Saturday, August 06, 2011

Barcelona expands academy for youth players

Joseph Wilson
Associated Press/Barcelona, Spain


Barcelona has risen to the top of European football on the strength of its highly productive academy. Now, it's looking to expand its stock of homegrown talent through an expanded school facility to develop even more young players.

The new building was presented to the media on Friday and bears the name of the Catalan club's emblematic old residence, La Masia. By increasing its capacity from 60 to 83 players, Barca hopes to produce more stars like Lionel Messi, Andres Iniesta and Cesc Fabregas.

"We have visited several facilities of our competitors to get ideas," Jordi Moix, Barcelona's economic and strategy director, told The Associated Press, adding that Milan, Bilbao and Arsenal were among the clubs scouted. "To have a building like this at the same place as the training fields ... and not fifty kilometers (away), it's something we can be proud of. We can say this is one of the best facilities now in the market."

The 11-18 year olds selected by Barca's talent scouts to train at the old La Masia used to travel 30 minutes to practice each day. But that has changed with the opening of the modern five-story building located at Barca's training grounds on the outskirts of the city.
The new academy can house up to 58 football players. Another 23 spots are allocated to prospects for the club's basketball, handball and roller hockey teams. Twenty-two young athletes have already moved in with more set to return from summer holidays.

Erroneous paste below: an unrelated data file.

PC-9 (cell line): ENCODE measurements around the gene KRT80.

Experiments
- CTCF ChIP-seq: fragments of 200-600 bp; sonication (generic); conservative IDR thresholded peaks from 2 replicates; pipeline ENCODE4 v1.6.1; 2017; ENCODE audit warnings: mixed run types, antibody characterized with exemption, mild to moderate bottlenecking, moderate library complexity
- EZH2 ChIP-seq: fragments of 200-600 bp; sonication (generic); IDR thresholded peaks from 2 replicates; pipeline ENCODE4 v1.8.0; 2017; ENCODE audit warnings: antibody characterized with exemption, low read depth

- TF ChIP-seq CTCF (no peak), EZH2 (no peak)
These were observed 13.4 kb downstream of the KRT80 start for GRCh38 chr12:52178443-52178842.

The Spanish champions consider the euro11 million ($15.5 million) cost of the facility a good long-term investment.

"We hope to create athletes to feed our first team, (players) our fans can more easily identify with," Moix said, adding that it also makes financial sense to develop players instead of relying on the transfer market to build a quality squad.
While the old La Masia is an 18th-century Catalan farmhouse, the new one has the feel of a university residence.
The second and third floors have sleeping quarters for one, two or four players, while the ground floor has a kitchen, dining room, offices and classrooms with audiovisual equipment. It also has a large central hangout area that is many a teenage boy's dream come true.
The area is decorated with poster-sized images of Barca players, and decked out with a large screen TV with tiered seating, a space for video game consoles, a billiards table, and, of course, a fussball table pitting a blue-and-burgundy side against an all-white adversary.

But even though the facilities are modern, the club says it wants its academy to maintain its sense of tradition.
"What we have done is bring the spirit of the Masia to this new academy while improving the conditions for the children with more modern (facilities), more space and more light," Masia director Carles Folguera said. "The idea of the club is that the scouts continue working as they have until now with a lot of success."

La Masia produced seven of the starting 11 players in Barcelona's commanding 3-1 win over Manchester United in the Champions League final in May and nine of Spain's World Cup winning squad.







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